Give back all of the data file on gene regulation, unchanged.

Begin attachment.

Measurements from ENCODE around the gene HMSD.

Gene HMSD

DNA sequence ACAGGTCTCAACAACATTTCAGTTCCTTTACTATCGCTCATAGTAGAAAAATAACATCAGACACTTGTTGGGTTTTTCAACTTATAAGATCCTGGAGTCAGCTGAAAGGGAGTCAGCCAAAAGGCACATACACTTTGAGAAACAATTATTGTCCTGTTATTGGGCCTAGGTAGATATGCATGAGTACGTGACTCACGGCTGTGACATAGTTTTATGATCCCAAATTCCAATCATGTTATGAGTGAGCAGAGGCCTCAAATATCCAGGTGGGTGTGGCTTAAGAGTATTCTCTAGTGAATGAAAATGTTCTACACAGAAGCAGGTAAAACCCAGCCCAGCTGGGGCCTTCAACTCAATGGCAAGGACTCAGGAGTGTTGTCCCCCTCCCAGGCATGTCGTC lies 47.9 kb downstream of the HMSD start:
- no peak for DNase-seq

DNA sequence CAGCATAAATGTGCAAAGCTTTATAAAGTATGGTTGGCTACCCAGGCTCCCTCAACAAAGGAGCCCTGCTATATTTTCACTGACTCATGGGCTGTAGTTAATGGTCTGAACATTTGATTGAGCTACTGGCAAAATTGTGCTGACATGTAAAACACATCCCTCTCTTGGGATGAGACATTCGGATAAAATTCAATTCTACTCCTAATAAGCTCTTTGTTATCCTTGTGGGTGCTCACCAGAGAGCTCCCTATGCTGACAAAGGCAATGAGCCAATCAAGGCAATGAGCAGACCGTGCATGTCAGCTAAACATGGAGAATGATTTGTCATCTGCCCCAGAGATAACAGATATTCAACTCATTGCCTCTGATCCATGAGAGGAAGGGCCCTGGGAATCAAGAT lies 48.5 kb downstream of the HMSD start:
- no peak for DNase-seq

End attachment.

Measurements from ENCODE around the gene HMSD.

Gene HMSD

DNA sequence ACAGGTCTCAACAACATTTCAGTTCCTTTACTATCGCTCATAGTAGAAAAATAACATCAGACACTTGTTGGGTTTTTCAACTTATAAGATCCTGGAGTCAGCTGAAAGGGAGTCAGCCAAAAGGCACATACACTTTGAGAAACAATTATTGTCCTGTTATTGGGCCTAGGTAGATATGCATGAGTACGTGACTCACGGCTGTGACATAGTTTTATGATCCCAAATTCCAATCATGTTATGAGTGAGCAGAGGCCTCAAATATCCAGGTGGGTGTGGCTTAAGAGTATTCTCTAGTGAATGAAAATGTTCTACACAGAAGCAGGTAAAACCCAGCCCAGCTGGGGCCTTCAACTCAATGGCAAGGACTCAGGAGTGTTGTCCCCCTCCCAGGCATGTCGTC lies 47.9 kb downstream of the HMSD start:
- no peak for DNase-seq

DNA sequence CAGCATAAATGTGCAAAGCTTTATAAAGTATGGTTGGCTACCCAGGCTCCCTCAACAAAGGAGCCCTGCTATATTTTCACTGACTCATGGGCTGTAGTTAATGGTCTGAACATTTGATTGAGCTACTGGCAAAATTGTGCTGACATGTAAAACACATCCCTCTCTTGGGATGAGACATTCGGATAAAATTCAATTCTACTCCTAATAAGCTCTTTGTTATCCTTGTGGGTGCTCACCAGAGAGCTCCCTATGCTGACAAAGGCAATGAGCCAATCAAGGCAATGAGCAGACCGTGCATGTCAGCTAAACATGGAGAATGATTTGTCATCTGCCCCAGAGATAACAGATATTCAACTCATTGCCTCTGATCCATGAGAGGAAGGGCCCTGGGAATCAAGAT lies 48.5 kb downstream of the HMSD start:
- no peak for DNase-seq